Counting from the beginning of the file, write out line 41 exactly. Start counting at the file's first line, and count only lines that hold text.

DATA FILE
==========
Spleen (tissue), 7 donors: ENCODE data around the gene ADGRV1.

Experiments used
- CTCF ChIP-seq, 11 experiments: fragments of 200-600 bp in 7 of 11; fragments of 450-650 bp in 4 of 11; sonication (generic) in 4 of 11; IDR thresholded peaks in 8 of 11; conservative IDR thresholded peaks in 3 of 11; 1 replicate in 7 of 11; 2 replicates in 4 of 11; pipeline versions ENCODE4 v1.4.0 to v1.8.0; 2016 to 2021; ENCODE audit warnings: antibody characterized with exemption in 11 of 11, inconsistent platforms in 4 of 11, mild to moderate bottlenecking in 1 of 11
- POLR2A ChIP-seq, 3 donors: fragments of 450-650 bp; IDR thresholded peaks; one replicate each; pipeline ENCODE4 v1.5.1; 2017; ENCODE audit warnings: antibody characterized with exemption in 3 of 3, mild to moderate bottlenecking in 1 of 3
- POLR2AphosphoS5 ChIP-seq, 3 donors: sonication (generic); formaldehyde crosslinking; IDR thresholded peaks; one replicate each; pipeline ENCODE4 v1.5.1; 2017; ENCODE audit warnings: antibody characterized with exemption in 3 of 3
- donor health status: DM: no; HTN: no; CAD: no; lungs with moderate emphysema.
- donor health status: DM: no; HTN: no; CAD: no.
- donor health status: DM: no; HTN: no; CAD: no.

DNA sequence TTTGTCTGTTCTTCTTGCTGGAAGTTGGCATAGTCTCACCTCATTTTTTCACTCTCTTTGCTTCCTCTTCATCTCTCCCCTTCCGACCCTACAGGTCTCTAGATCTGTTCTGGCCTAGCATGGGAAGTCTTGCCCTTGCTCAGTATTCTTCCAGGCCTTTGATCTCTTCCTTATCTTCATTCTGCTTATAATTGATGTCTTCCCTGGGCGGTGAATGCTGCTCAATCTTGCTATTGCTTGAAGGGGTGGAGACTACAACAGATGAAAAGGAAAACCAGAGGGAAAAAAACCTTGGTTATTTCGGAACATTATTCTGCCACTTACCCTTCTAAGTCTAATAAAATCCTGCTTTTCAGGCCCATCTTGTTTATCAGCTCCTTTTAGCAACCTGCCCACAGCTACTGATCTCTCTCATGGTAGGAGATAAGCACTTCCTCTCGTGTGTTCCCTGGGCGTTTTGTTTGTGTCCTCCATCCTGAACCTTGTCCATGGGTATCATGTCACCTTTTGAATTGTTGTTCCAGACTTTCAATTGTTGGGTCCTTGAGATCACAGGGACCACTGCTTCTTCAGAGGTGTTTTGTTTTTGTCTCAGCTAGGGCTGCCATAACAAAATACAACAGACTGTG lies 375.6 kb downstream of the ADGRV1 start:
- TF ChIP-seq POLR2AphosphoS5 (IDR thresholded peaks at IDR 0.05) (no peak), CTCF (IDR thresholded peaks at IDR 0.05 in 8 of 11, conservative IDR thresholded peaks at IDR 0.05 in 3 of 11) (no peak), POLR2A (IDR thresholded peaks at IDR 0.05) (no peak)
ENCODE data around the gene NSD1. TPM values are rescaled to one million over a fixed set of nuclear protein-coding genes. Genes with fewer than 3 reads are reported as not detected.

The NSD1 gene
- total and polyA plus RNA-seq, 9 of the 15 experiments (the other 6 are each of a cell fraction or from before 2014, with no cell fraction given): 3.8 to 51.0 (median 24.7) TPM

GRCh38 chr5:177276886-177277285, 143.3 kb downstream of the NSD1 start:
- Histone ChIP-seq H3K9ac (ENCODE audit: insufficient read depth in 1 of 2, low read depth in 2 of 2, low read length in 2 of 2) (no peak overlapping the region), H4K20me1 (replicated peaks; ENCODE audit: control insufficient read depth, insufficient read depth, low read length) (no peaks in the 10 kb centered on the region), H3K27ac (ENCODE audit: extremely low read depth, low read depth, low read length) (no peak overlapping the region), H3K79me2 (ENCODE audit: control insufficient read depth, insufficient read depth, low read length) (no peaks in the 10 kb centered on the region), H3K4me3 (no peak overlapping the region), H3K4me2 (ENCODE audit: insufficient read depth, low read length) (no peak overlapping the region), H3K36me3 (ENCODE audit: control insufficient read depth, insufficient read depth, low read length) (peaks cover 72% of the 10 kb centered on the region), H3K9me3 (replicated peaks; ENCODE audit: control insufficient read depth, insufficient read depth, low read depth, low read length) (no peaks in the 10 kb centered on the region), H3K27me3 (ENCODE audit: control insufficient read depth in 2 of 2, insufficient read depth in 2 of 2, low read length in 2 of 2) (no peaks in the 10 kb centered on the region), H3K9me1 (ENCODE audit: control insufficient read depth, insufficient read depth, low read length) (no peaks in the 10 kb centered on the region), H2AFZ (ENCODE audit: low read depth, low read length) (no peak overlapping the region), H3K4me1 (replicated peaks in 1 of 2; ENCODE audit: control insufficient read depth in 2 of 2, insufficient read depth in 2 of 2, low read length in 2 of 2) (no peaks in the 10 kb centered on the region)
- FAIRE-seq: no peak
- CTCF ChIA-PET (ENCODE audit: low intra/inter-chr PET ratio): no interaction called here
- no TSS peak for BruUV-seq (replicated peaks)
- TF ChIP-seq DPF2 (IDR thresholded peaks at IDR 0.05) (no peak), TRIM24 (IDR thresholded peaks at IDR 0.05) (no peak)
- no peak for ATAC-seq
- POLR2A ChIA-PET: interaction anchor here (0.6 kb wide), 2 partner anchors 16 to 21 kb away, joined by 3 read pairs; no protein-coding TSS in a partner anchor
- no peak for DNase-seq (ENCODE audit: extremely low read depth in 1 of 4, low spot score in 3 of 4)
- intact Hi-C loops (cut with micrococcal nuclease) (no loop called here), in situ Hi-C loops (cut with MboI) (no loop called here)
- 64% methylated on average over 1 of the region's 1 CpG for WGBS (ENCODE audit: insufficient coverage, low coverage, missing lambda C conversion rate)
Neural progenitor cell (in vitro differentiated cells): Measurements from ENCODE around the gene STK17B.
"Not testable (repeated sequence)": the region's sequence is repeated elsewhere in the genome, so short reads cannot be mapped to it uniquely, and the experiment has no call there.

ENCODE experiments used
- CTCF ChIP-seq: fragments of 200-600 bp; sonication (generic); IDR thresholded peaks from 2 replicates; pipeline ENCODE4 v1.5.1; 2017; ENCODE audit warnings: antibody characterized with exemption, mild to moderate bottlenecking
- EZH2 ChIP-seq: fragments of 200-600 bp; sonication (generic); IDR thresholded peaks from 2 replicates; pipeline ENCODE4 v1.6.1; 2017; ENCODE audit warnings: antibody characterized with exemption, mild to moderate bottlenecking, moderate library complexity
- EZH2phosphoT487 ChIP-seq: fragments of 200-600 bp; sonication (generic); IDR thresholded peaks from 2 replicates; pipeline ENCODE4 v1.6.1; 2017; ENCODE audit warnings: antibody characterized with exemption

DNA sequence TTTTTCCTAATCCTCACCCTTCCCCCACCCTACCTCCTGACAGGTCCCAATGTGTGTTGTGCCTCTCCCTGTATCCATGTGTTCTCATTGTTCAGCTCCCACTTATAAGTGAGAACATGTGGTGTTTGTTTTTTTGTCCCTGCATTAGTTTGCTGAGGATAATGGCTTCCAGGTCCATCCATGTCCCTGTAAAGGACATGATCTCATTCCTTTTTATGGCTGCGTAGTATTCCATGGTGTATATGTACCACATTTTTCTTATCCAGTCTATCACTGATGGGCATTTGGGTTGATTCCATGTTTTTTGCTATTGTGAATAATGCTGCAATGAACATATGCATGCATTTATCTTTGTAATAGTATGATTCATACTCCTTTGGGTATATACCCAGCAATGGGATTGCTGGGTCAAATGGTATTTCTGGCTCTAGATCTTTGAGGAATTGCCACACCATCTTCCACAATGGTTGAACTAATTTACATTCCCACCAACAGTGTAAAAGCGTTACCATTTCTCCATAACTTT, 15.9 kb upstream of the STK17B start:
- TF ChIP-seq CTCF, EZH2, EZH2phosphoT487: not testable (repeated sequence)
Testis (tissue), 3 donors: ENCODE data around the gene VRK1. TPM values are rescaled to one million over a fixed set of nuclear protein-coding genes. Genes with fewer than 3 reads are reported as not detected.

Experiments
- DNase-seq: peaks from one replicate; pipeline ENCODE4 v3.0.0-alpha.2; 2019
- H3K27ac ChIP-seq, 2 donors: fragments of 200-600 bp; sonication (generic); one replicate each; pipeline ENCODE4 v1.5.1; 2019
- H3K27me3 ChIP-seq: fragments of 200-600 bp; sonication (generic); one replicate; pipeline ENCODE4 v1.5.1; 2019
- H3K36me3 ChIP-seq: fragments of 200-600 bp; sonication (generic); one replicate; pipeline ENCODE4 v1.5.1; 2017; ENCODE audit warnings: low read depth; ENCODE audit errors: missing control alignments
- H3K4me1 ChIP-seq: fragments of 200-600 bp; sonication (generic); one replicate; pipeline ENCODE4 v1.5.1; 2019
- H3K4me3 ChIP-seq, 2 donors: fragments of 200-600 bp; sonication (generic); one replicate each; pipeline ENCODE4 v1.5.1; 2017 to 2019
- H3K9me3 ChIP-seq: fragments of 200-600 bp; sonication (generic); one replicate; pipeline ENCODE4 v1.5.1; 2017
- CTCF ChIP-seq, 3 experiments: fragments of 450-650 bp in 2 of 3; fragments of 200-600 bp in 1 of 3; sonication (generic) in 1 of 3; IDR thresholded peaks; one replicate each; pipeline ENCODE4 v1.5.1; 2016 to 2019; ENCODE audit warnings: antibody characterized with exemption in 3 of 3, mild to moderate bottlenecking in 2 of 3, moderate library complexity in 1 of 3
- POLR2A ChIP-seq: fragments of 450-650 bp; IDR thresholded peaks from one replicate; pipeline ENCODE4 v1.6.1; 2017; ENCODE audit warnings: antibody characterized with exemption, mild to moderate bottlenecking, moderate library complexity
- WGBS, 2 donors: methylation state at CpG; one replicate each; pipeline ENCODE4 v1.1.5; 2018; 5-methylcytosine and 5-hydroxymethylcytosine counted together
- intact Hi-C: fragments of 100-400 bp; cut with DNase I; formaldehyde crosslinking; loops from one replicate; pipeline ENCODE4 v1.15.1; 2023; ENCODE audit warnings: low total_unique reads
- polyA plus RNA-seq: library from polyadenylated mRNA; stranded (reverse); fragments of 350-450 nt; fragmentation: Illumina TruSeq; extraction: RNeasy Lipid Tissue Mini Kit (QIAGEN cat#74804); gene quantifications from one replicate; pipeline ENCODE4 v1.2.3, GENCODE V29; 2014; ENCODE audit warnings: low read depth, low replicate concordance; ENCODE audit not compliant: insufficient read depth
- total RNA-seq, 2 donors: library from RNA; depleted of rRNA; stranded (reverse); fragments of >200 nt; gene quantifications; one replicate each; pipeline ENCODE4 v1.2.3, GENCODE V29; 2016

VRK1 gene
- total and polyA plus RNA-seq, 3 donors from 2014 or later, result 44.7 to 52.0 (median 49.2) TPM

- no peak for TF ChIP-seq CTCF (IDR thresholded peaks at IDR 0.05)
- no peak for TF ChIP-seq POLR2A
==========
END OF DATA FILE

- H3K9me3 ChIP-seq: fragments of 200-600 bp; sonication (generic); one replicate; pipeline ENCODE4 v1.5.1; 2017